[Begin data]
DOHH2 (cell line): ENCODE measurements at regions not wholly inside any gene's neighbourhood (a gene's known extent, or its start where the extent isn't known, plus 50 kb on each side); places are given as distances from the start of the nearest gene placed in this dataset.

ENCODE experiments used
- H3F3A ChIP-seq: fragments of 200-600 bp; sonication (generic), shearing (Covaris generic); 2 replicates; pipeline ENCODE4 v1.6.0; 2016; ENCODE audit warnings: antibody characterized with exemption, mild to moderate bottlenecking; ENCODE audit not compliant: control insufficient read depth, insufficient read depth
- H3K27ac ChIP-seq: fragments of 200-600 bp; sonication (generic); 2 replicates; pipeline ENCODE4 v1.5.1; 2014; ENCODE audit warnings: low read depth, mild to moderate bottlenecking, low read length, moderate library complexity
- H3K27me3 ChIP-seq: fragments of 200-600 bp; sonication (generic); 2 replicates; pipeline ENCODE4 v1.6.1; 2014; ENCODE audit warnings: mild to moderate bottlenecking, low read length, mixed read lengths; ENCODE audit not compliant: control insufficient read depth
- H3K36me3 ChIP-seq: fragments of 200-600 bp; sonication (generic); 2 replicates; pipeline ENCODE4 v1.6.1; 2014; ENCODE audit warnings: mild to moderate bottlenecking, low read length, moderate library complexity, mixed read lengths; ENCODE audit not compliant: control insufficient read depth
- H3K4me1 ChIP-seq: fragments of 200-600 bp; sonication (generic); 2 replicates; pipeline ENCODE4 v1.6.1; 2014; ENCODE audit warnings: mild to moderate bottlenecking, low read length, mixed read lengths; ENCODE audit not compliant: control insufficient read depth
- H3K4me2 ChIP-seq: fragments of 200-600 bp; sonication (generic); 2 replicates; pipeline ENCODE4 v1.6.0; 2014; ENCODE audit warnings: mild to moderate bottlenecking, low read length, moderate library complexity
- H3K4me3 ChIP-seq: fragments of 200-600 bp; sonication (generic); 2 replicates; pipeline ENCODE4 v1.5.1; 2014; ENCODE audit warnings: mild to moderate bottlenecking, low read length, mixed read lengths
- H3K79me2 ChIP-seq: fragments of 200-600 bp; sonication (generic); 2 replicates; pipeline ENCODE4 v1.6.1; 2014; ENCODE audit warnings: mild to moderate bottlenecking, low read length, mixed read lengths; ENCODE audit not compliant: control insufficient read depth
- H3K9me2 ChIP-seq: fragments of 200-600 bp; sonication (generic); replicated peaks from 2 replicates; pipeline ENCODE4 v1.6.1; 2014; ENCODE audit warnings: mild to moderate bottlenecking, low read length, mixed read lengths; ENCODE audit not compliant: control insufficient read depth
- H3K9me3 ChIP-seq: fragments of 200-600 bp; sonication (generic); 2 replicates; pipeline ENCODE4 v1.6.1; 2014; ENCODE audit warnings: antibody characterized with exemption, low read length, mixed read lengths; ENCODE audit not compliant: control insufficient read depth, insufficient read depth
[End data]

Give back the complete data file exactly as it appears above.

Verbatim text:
DOHH2 (cell line): ENCODE measurements at regions not wholly inside any gene's neighbourhood (a gene's known extent, or its start where the extent isn't known, plus 50 kb on each side); places are given as distances from the start of the nearest gene placed in this dataset.

ENCODE experiments used
- H3F3A ChIP-seq: fragments of 200-600 bp; sonication (generic), shearing (Covaris generic); 2 replicates; pipeline ENCODE4 v1.6.0; 2016; ENCODE audit warnings: antibody characterized with exemption, mild to moderate bottlenecking; ENCODE audit not compliant: control insufficient read depth, insufficient read depth
- H3K27ac ChIP-seq: fragments of 200-600 bp; sonication (generic); 2 replicates; pipeline ENCODE4 v1.5.1; 2014; ENCODE audit warnings: low read depth, mild to moderate bottlenecking, low read length, moderate library complexity
- H3K27me3 ChIP-seq: fragments of 200-600 bp; sonication (generic); 2 replicates; pipeline ENCODE4 v1.6.1; 2014; ENCODE audit warnings: mild to moderate bottlenecking, low read length, mixed read lengths; ENCODE audit not compliant: control insufficient read depth
- H3K36me3 ChIP-seq: fragments of 200-600 bp; sonication (generic); 2 replicates; pipeline ENCODE4 v1.6.1; 2014; ENCODE audit warnings: mild to moderate bottlenecking, low read length, moderate library complexity, mixed read lengths; ENCODE audit not compliant: control insufficient read depth
- H3K4me1 ChIP-seq: fragments of 200-600 bp; sonication (generic); 2 replicates; pipeline ENCODE4 v1.6.1; 2014; ENCODE audit warnings: mild to moderate bottlenecking, low read length, mixed read lengths; ENCODE audit not compliant: control insufficient read depth
- H3K4me2 ChIP-seq: fragments of 200-600 bp; sonication (generic); 2 replicates; pipeline ENCODE4 v1.6.0; 2014; ENCODE audit warnings: mild to moderate bottlenecking, low read length, moderate library complexity
- H3K4me3 ChIP-seq: fragments of 200-600 bp; sonication (generic); 2 replicates; pipeline ENCODE4 v1.5.1; 2014; ENCODE audit warnings: mild to moderate bottlenecking, low read length, mixed read lengths
- H3K79me2 ChIP-seq: fragments of 200-600 bp; sonication (generic); 2 replicates; pipeline ENCODE4 v1.6.1; 2014; ENCODE audit warnings: mild to moderate bottlenecking, low read length, mixed read lengths; ENCODE audit not compliant: control insufficient read depth
- H3K9me2 ChIP-seq: fragments of 200-600 bp; sonication (generic); replicated peaks from 2 replicates; pipeline ENCODE4 v1.6.1; 2014; ENCODE audit warnings: mild to moderate bottlenecking, low read length, mixed read lengths; ENCODE audit not compliant: control insufficient read depth
- H3K9me3 ChIP-seq: fragments of 200-600 bp; sonication (generic); 2 replicates; pipeline ENCODE4 v1.6.1; 2014; ENCODE audit warnings: antibody characterized with exemption, low read length, mixed read lengths; ENCODE audit not compliant: control insufficient read depth, insufficient read depth